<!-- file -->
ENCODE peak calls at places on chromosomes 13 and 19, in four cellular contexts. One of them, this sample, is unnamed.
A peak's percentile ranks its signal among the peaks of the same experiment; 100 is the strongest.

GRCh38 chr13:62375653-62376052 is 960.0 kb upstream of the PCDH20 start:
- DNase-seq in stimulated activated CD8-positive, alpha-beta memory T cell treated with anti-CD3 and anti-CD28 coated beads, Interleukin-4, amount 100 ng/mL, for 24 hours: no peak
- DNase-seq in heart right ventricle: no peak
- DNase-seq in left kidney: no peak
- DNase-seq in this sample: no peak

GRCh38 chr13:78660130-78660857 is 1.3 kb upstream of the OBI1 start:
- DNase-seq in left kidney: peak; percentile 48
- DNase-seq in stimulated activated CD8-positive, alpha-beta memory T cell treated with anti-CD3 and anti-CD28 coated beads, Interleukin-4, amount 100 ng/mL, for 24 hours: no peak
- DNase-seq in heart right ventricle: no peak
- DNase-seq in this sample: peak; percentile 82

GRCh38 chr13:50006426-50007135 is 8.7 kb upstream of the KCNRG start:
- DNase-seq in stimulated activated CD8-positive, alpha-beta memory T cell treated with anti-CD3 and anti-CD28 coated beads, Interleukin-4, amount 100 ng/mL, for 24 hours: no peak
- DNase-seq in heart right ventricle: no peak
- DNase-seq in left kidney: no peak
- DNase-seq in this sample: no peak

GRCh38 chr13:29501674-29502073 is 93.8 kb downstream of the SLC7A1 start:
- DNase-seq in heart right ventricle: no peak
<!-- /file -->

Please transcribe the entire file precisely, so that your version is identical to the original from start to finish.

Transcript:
ENCODE peak calls at places on chromosomes 13 and 19, in four cellular contexts. One of them, this sample, is unnamed.
A peak's percentile ranks its signal among the peaks of the same experiment; 100 is the strongest.

GRCh38 chr13:62375653-62376052 is 960.0 kb upstream of the PCDH20 start:
- DNase-seq in stimulated activated CD8-positive, alpha-beta memory T cell treated with anti-CD3 and anti-CD28 coated beads, Interleukin-4, amount 100 ng/mL, for 24 hours: no peak
- DNase-seq in heart right ventricle: no peak
- DNase-seq in left kidney: no peak
- DNase-seq in this sample: no peak

GRCh38 chr13:78660130-78660857 is 1.3 kb upstream of the OBI1 start:
- DNase-seq in left kidney: peak; percentile 48
- DNase-seq in stimulated activated CD8-positive, alpha-beta memory T cell treated with anti-CD3 and anti-CD28 coated beads, Interleukin-4, amount 100 ng/mL, for 24 hours: no peak
- DNase-seq in heart right ventricle: no peak
- DNase-seq in this sample: peak; percentile 82

GRCh38 chr13:50006426-50007135 is 8.7 kb upstream of the KCNRG start:
- DNase-seq in stimulated activated CD8-positive, alpha-beta memory T cell treated with anti-CD3 and anti-CD28 coated beads, Interleukin-4, amount 100 ng/mL, for 24 hours: no peak
- DNase-seq in heart right ventricle: no peak
- DNase-seq in left kidney: no peak
- DNase-seq in this sample: no peak

GRCh38 chr13:29501674-29502073 is 93.8 kb downstream of the SLC7A1 start:
- DNase-seq in heart right ventricle: no peak